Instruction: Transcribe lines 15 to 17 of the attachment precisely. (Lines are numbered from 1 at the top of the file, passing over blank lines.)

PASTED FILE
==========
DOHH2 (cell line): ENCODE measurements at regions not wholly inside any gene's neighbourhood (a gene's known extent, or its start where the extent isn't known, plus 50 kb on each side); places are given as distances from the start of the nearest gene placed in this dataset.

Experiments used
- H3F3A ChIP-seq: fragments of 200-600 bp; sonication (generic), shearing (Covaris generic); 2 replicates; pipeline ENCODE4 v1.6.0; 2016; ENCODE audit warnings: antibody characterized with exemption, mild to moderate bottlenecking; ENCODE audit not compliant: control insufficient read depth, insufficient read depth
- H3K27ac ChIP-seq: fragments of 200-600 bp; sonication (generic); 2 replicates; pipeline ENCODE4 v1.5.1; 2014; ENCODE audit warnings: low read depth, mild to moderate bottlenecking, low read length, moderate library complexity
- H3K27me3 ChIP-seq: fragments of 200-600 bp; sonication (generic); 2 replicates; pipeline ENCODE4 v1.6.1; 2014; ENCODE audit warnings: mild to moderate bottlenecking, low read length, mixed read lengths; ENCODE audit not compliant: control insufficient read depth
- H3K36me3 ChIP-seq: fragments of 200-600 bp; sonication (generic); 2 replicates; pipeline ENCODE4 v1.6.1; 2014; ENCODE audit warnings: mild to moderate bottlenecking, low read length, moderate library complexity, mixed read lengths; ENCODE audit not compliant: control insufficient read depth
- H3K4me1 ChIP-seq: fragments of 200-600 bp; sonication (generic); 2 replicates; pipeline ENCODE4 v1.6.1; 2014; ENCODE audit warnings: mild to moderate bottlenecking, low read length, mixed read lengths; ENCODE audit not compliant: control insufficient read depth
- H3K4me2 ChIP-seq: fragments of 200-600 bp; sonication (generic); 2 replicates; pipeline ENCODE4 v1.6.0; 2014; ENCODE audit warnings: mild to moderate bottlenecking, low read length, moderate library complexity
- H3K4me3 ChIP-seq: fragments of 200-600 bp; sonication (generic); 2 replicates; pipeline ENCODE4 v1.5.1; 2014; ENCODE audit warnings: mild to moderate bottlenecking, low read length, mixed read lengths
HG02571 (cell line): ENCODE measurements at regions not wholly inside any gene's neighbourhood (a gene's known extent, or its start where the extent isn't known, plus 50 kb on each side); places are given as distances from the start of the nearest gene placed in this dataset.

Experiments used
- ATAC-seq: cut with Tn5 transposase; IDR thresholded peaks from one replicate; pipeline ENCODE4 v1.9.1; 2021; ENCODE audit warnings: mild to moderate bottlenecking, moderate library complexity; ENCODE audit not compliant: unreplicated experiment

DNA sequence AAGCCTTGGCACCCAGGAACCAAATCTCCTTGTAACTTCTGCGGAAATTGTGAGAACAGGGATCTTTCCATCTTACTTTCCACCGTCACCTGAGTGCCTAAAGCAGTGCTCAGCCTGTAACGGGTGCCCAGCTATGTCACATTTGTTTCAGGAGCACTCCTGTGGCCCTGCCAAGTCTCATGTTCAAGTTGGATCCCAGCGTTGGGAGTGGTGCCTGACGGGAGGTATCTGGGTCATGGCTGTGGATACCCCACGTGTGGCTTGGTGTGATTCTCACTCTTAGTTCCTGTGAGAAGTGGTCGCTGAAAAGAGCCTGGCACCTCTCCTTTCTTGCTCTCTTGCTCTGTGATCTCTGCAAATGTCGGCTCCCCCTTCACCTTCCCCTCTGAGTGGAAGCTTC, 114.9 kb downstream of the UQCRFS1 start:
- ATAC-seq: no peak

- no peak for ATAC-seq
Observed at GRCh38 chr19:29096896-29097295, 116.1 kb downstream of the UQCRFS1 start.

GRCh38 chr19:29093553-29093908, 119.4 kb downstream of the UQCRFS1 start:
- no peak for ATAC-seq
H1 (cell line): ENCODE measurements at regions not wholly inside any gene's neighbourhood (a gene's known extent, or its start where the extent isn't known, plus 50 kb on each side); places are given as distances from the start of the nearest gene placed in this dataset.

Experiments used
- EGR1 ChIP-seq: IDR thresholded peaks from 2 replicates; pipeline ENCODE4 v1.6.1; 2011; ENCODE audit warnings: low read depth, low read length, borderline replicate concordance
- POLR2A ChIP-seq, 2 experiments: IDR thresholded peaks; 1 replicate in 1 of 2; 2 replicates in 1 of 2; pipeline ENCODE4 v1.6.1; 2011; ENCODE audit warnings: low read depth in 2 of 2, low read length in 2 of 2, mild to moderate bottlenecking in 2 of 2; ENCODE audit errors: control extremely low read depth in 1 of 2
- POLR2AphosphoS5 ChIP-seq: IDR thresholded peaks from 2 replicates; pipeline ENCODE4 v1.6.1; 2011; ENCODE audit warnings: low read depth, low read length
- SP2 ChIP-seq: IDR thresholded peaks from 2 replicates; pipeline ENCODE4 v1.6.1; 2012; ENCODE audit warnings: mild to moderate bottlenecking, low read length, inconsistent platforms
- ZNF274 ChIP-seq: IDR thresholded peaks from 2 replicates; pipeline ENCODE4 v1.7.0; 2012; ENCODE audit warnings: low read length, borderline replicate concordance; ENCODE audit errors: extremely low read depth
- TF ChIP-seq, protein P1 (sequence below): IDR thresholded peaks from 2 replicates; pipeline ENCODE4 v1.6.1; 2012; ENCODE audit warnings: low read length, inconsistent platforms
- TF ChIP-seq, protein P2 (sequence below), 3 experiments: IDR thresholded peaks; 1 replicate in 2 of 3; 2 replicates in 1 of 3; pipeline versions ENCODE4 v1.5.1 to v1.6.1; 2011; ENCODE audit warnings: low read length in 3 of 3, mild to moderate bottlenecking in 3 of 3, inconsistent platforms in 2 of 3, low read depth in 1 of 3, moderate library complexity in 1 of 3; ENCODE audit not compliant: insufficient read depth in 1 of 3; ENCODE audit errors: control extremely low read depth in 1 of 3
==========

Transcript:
- no peak for ATAC-seq
Observed at GRCh38 chr19:29096896-29097295, 116.1 kb downstream of the UQCRFS1 start.

GRCh38 chr19:29093553-29093908, 119.4 kb downstream of the UQCRFS1 start: